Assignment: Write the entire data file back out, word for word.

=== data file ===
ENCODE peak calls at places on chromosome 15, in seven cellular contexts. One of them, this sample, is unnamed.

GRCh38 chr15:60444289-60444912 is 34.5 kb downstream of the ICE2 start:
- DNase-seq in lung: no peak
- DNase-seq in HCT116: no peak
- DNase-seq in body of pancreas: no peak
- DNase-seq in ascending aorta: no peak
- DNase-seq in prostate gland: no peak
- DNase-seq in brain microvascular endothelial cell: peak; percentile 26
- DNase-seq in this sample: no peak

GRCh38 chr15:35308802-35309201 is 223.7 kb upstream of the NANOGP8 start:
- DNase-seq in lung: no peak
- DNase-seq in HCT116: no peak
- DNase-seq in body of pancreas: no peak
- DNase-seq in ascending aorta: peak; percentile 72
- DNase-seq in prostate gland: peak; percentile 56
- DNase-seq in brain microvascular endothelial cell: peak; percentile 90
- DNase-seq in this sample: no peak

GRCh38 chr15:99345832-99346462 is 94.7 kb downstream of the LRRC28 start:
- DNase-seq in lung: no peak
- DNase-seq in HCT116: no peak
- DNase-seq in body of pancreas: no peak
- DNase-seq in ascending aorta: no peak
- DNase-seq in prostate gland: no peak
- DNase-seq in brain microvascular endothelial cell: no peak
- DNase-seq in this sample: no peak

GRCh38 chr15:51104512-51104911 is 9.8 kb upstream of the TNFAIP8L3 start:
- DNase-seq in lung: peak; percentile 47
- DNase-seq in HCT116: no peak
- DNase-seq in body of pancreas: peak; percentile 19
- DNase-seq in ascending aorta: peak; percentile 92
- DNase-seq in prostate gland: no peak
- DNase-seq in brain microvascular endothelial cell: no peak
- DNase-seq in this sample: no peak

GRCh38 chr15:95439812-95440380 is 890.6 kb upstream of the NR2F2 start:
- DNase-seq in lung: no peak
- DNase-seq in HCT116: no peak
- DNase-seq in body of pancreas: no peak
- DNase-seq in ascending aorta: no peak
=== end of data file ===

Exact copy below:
ENCODE peak calls at places on chromosome 15, in seven cellular contexts. One of them, this sample, is unnamed.

GRCh38 chr15:60444289-60444912 is 34.5 kb downstream of the ICE2 start:
- DNase-seq in lung: no peak
- DNase-seq in HCT116: no peak
- DNase-seq in body of pancreas: no peak
- DNase-seq in ascending aorta: no peak
- DNase-seq in prostate gland: no peak
- DNase-seq in brain microvascular endothelial cell: peak; percentile 26
- DNase-seq in this sample: no peak

GRCh38 chr15:35308802-35309201 is 223.7 kb upstream of the NANOGP8 start:
- DNase-seq in lung: no peak
- DNase-seq in HCT116: no peak
- DNase-seq in body of pancreas: no peak
- DNase-seq in ascending aorta: peak; percentile 72
- DNase-seq in prostate gland: peak; percentile 56
- DNase-seq in brain microvascular endothelial cell: peak; percentile 90
- DNase-seq in this sample: no peak

GRCh38 chr15:99345832-99346462 is 94.7 kb downstream of the LRRC28 start:
- DNase-seq in lung: no peak
- DNase-seq in HCT116: no peak
- DNase-seq in body of pancreas: no peak
- DNase-seq in ascending aorta: no peak
- DNase-seq in prostate gland: no peak
- DNase-seq in brain microvascular endothelial cell: no peak
- DNase-seq in this sample: no peak

GRCh38 chr15:51104512-51104911 is 9.8 kb upstream of the TNFAIP8L3 start:
- DNase-seq in lung: peak; percentile 47
- DNase-seq in HCT116: no peak
- DNase-seq in body of pancreas: peak; percentile 19
- DNase-seq in ascending aorta: peak; percentile 92
- DNase-seq in prostate gland: no peak
- DNase-seq in brain microvascular endothelial cell: no peak
- DNase-seq in this sample: no peak

GRCh38 chr15:95439812-95440380 is 890.6 kb upstream of the NR2F2 start:
- DNase-seq in lung: no peak
- DNase-seq in HCT116: no peak
- DNase-seq in body of pancreas: no peak
- DNase-seq in ascending aorta: no peak